* * *
Megyn walked into the old factory and stopped. She had read the report, but she could not believe how much damage had truly been done. Rojer walked up next to her and frowned.
“Well, this is a right mess,” he said.
“Show some respect,” she said. “People died here last night.”
“Oh please,” he said. “I’m sure you saw plenty worse in the war.”
“And what does it say that I’m still moved by this and you aren’t?” She glared at him then moved deeper into the factory, following the nominal path the constables had picked through the wreckage. Ahead of her, one of the patrolmen was looking at a side door. He then glanced back and saw her.
“Yes Constable Snette?”
“I think someone broke in here.”
Rojer laughed. “Oh, just figured that out, did you? I wonder why there’s such a crime wave, with such powerfully deductive minds in our constabulary.”
“I mean again, sir,” Snette said. “This door was still locked when we responded earlier this morning. Now its open, and the lock looks like it was picked.”
Megyn frowned and drew her pistol. “Weapons out, men. There might be hostiles here. Make a sweep of the place, teams of two.”
The constables looked at her in confusion, and Viggler stifled a laugh.
“You heard the lady. Make sure we’re alone, eh?” He turned to her. “Probably just some scavengers come to see if the thieves missed anything else.”
“Awful lot of effort,” Rojer said. “Not like there wasn’t a giant hole right in the front of the building they could have used instead of picking a lock.”
Viggler shrugged. “Who knows how the criminal mind works, eh Captain?”
“I’d hope you would, chief,” Megyn said. “Why don’t you go help your men check over the factory again.”
Viggler looked to Rojer, but he was looking wistfully up through a skylight, probably daydreaming that he was anywhere but here. Viggler turned around in a huff and followed the other constables deeper into the factory.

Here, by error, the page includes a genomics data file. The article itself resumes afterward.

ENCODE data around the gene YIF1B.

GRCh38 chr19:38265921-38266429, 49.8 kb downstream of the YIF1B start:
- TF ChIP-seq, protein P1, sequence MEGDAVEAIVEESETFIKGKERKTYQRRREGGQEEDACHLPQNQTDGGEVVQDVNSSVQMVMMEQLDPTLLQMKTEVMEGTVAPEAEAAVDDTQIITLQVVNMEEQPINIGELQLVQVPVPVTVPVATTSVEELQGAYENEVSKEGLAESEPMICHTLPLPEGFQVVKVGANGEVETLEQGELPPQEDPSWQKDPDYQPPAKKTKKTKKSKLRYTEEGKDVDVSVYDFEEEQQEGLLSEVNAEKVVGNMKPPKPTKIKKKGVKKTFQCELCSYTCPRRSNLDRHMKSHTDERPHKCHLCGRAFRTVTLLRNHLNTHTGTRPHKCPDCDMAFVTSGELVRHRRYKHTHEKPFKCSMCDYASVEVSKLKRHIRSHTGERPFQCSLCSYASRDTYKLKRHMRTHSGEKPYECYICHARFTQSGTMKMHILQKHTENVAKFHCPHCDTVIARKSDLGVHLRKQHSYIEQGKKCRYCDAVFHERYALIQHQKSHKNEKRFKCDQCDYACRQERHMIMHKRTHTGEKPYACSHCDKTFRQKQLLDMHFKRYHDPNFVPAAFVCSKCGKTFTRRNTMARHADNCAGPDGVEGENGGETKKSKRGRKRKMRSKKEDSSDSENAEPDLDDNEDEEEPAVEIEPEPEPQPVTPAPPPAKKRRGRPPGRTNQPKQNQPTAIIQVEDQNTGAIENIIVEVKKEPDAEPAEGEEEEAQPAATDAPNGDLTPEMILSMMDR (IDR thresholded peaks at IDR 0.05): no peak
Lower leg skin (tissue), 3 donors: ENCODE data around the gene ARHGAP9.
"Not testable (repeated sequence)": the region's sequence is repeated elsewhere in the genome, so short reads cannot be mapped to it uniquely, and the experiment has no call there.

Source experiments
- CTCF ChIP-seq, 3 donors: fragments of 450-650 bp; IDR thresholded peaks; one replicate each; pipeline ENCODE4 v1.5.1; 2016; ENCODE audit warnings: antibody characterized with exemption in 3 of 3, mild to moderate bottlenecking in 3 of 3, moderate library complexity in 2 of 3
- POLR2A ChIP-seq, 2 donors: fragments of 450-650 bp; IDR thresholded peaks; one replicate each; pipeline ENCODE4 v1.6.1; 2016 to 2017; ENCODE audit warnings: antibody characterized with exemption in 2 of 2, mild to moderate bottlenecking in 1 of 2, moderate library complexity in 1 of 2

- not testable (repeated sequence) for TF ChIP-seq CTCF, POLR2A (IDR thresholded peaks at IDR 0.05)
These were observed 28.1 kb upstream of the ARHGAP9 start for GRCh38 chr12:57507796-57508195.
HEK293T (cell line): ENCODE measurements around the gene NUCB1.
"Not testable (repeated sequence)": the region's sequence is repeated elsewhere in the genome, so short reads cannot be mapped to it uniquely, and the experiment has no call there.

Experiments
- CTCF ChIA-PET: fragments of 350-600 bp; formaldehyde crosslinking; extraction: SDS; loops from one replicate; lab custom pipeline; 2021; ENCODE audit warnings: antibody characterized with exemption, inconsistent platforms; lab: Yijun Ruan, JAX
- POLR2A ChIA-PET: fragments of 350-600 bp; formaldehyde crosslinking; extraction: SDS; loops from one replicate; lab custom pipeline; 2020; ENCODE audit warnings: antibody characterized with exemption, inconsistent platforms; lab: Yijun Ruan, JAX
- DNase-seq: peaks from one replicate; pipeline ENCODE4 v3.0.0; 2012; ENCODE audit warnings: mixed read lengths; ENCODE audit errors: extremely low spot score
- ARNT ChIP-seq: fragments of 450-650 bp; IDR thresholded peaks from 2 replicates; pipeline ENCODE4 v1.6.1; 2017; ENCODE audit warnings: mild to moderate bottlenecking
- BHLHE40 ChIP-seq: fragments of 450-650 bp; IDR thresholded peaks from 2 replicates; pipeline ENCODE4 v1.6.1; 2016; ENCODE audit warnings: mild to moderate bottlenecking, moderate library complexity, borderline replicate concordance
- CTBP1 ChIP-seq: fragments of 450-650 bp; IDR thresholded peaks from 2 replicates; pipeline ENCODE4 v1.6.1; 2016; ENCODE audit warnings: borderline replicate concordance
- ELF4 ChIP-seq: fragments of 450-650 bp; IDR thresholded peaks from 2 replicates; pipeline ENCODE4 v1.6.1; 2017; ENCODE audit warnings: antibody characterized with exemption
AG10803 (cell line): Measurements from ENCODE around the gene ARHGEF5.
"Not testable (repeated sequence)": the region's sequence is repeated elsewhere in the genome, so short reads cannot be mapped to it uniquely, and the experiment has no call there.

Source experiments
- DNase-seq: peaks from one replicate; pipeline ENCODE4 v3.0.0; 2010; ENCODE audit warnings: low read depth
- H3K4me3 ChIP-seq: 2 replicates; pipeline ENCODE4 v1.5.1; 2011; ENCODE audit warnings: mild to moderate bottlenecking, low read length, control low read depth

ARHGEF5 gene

“Right then, I guess that makes this a little easier,” she said. “The furnace room is this way. Shall we see what it is we are supposed to see?”
“If you insist,” Rojer said. “Although, whatever it is, I think I’ll put about as much stock in it as I do the rest of veiled hints and directions that come out of a cathedral.”
She ignored his jape. This was hardly the first time he had tried to draw her into a religious debate.
“How have you been enjoying Cardinal Anglind’s sermons?” he said. “I imagine attending your services in the Royal Cathedral is quite the step up from that hovel in the slums. I hear he’s a real fire and brimstone kind of gent.”
“He’s Adervynian,” she said.
“And about as anti-revenant as they come,” Rojer said. “Funny, that. I hear the Regents dismissed the Doctrine of Purity as rubbish during the war, and now they’re trying to make it look like they never wanted revenants in the first place so they can get back in the Sthavara’s good graces.”
“As well they should,” she said.
“So you agree?” he said. “You think revenants are all inherently evil, doomed to damnation because someone stuck a spike in the back of their heads without asking?”
She stopped and looked back at him. “Are you saying they aren’t?”
“I’m just taking a practical approach to it,” Rojer said. “You may have seen the war, Lieutenant, but I think that I’ve seen more of the evil man has to offer. It isn’t on the battlefield where the greatest sins are committed, let me assure you. But then, you already know that, don’t you?”
“I never said revenants were the only evil.” She frowned, again mad at herself for ever thinking that her vigilante forays into Docktown had gone unnoticed by a man who made it his business to notice things.